Tickets for Good removing the barriers to cultural experiences

Making tickets cheaper to grow audiences, Tickets for Good partners with the Spektrix platform.
People on a theatre stage acting.

Tickets for Good – the audience development company that distributes free and discounted tickets – is now fully integrated with the Spektrix platform. What that means is over 400 theatres and venues in the UK can now seamlessly allocate tickets to Tickets for Good.

Tickets for Good specialises in giving free and heavily discounted tickets to NHS staff, charity workers and, since 2023, people in receipt of UK Government Cost of Living payments. The company now has over 270,000 registered users who have saved over £10 million in face value fees with over 500,000 tickets processed. 

This new ticket integration system will further boost the organisation’s mission to make tickets accessible and available. Part of that model is making use of event tickets that may otherwise go to waste.

Spektrix users will be able to donate tickets to the Ticket Bank, which is the newest platform from Tickets for Good. Following this announcement, entertainer Robbie Williams, Ambassador for the program, said, ‘Access to the arts is a cause close to my heart – the magic of live entertainment is something everyone should be able to benefit from.’ 

For those new to Tickets for Good, here’s a handy guide that steps you through how to use Spektrix to access tickets. The platform hosts a huge range of events, including live music, theatre, festivals, comedy and attractions – from stadium-scaled events to small grassroots gigs.

The festival and live music partners include British Summer Time, Live Nation, Camp Bestival, Bluedot, Tramlines, The Cambridge Club Festival and, new to the platform, Chichester Festival Theatre and Bristol Old Vic.

Pippa Le Grand, UK Operations Director at Tickets for Good, says the platform continues to be ‘a lifeline for many individuals and families whose budgets are squeezed by the rising cost of living’.

‘It’s also a vital discovery platform that creates new fans and supporters, and provides cultural enrichment to thousands of people every month,’ says Le Grand. 

Ticket pricing not the only barrier to access

Access to theatre remains a key challenge for the sector – not just from a financial perspective, but in terms of developing future audiences and reaching new people.

Recent data (2019) produced by Baker Richards, in conjunction with ArtsProfessional, shows that cost alone is not the sole barrier to participation in theatre, but it does have a significant impact. ‘The majority of respondents believe the best way to encourage people to try new cultural experiences is by charging lower prices,’ states the report.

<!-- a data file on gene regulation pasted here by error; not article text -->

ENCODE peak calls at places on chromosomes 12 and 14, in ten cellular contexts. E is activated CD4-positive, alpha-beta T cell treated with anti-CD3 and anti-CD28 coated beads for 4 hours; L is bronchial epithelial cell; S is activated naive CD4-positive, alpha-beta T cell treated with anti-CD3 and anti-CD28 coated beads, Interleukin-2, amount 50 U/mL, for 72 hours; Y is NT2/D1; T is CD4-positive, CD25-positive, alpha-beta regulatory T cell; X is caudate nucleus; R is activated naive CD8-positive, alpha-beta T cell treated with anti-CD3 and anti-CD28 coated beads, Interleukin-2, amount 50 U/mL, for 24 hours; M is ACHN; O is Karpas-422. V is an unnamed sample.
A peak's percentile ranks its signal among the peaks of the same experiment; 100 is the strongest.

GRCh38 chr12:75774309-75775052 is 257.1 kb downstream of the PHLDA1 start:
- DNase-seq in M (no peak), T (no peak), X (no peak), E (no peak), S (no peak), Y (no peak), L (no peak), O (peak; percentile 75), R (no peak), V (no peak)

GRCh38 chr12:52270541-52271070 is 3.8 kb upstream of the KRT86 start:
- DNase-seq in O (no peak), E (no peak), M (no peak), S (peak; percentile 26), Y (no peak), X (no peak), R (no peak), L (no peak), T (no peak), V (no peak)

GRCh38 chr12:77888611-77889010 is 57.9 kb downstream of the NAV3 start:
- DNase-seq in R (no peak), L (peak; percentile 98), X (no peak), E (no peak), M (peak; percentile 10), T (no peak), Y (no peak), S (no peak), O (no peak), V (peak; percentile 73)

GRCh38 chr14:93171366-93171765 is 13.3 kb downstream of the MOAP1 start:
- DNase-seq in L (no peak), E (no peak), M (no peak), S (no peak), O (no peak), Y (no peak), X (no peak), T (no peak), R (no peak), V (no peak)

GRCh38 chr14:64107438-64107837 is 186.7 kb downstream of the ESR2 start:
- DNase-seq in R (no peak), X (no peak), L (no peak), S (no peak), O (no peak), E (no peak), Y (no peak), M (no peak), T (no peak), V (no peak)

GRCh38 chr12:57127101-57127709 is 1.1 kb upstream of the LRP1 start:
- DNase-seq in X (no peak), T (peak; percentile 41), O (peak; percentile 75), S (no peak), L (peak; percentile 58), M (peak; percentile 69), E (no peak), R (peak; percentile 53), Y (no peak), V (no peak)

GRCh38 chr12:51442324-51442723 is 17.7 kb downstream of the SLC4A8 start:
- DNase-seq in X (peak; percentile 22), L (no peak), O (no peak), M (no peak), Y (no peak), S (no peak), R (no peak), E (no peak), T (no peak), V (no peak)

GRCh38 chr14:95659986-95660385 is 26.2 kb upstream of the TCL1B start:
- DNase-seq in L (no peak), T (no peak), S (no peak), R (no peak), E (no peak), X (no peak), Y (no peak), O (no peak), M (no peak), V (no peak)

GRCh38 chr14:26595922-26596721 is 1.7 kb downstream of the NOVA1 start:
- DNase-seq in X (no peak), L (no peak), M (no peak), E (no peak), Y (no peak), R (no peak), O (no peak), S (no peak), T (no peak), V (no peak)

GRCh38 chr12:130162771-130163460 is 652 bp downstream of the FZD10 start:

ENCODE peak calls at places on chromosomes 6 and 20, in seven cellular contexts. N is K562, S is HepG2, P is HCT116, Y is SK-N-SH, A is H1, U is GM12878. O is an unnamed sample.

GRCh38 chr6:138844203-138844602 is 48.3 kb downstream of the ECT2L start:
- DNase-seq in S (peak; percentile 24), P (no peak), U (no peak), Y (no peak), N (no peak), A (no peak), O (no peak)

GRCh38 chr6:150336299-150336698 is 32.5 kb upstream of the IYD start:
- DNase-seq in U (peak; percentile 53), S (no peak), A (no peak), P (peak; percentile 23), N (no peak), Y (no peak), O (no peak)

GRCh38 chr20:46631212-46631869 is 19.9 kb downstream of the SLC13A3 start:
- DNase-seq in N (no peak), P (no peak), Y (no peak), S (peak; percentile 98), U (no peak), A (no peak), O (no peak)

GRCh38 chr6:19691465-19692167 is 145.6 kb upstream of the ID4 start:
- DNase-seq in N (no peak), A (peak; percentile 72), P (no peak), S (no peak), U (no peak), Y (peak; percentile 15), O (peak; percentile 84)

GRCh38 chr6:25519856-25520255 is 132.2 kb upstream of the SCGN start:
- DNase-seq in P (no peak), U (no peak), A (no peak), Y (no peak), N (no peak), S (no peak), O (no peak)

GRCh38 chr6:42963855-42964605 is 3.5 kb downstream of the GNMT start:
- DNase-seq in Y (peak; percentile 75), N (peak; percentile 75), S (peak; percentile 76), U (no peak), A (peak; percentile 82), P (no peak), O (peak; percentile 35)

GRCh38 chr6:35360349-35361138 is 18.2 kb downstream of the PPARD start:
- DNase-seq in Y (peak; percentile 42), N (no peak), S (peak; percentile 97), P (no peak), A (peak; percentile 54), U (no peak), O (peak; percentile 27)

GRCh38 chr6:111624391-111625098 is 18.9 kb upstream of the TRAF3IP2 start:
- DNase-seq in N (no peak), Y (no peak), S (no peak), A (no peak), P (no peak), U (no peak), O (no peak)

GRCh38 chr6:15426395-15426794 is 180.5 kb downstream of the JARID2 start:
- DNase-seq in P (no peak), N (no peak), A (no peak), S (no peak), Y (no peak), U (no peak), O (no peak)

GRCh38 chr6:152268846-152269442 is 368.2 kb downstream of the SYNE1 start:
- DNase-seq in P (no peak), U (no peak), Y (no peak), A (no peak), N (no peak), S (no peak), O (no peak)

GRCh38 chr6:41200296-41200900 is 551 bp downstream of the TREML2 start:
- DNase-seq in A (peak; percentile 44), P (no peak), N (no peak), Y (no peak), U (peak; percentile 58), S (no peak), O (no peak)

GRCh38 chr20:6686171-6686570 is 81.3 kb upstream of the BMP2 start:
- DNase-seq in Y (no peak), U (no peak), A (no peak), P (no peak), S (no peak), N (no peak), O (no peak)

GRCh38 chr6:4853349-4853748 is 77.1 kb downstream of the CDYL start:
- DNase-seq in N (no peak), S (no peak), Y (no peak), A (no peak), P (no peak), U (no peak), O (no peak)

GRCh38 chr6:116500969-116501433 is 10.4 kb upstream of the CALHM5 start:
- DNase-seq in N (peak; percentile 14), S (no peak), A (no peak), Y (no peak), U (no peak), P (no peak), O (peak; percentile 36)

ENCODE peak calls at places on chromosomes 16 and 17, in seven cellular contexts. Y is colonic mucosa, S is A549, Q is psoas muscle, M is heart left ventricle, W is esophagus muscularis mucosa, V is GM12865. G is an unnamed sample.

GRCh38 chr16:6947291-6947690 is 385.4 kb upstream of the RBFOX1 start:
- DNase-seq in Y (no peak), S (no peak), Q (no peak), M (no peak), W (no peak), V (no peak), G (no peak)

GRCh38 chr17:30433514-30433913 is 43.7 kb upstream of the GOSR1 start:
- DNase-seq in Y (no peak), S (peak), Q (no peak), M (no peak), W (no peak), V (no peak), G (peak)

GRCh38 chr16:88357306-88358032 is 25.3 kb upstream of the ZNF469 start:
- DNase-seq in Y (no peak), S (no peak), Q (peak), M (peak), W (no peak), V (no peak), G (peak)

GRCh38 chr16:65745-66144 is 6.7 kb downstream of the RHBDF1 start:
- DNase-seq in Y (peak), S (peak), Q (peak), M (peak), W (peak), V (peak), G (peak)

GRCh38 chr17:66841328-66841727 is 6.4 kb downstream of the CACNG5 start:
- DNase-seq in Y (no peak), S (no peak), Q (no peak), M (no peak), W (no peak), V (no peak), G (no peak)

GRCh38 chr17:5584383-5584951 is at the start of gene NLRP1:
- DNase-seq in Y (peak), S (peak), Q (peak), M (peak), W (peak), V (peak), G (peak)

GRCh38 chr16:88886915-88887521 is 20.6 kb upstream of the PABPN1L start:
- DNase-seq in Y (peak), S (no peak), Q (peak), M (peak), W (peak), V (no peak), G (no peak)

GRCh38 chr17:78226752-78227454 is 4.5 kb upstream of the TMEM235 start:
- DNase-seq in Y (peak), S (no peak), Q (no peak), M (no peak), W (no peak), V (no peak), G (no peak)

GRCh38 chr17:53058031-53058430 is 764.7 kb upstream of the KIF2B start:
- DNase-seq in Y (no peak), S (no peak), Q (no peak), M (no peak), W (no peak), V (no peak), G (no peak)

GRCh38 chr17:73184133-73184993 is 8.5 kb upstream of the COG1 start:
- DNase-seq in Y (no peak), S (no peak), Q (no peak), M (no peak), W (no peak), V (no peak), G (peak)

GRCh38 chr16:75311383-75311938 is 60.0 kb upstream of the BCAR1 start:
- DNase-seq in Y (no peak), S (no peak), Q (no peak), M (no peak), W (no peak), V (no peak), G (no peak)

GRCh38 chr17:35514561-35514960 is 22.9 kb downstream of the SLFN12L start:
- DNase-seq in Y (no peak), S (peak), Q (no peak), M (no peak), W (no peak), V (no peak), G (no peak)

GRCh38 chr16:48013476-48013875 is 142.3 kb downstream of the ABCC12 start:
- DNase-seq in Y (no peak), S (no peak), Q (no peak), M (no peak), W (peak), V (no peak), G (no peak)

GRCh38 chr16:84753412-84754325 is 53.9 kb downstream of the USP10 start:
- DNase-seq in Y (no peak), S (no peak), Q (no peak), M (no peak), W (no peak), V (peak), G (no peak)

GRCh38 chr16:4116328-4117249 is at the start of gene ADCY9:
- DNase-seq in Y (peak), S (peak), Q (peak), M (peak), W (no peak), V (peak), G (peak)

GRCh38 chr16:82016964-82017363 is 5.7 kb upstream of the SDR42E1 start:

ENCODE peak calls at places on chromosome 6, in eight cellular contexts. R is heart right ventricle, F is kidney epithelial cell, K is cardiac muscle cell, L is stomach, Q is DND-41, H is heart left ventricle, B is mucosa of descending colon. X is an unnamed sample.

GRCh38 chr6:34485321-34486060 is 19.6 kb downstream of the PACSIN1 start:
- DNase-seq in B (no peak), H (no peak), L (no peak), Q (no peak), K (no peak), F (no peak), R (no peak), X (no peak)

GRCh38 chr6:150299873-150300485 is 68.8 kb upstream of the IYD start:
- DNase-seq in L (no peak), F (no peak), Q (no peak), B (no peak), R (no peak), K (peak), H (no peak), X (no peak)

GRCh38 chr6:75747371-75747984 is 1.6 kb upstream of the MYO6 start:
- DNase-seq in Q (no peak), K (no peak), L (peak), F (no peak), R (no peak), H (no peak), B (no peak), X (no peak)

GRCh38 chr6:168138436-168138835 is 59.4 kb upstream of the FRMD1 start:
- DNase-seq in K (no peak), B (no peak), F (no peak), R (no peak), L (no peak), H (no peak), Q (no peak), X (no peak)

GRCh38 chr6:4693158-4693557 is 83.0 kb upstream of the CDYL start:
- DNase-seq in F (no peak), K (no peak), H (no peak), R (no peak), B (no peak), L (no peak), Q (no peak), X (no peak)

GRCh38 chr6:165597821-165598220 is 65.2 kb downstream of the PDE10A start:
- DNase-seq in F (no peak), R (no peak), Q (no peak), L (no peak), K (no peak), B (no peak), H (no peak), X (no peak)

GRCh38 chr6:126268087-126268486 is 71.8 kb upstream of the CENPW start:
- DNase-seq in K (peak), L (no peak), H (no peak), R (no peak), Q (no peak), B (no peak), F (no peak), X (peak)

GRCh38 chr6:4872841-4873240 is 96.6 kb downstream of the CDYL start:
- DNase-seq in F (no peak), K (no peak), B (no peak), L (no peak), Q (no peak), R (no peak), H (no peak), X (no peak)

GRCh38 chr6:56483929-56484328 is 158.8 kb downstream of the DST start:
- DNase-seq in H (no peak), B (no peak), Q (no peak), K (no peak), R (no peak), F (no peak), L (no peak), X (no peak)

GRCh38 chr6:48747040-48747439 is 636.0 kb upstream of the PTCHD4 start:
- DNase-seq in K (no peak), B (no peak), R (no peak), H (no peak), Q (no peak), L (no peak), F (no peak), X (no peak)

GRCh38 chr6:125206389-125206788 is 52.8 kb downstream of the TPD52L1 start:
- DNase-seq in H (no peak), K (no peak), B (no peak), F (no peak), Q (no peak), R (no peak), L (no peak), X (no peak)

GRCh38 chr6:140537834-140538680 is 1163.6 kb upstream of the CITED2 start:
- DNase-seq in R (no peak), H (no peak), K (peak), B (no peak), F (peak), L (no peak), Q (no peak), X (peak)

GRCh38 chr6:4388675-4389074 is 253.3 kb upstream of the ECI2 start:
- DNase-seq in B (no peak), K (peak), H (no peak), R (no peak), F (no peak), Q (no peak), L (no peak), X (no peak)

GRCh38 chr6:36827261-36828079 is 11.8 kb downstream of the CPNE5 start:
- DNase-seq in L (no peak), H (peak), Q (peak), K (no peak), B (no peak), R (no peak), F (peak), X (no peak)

With over 400 UK event organisers and venues utilising Spektrix, this partnership offers huge potential for finding those new audiences.

‘Pulse Report’ data detail, published by ArtsProfessionals and Baker Richards. Image: ArtsProfessionals.

Read: the full survey results

Liv Nilssen, Director of Sector Strategy at Spektrix, says, ‘Connecting with a diverse range of audiences is a priority for the arts, culture and entertainment sector. We’re confident this new integration between Tickets for Good and Spektrix will support greater access to the sector, making it easier and faster for our users to reach new, deserving and historically underrepresented audiences. We are proud to be working collaboratively with Tickets for Good, our users and others seeking to unlock opportunities to widen and grow audiences.’

James Morgan, Head of Sales and Ticketing, Chichester Festival Theatre, adds, ‘Enabling as many people as possible to see our work is paramount, so we highly value our relationship with Tickets for Good. Making this process easier for our ticketing experts through Spektrix’s new API integration is a very welcome step.’

Want to join the pool of supports? Here’s how to register with Tickets for Good.

Gina Fairley is ArtsHub's National Visual Arts Editor. For a decade she worked as a freelance writer and curator across Southeast Asia and was previously the Regional Contributing Editor for Hong Kong based magazines Asian Art News and World Sculpture News. Prior to writing she worked as an arts manager in America and Australia for 14 years, including the regional gallery, biennale and commercial sectors. She is based in Mittagong, regional NSW. Twitter: @ginafairley Instagram: fairleygina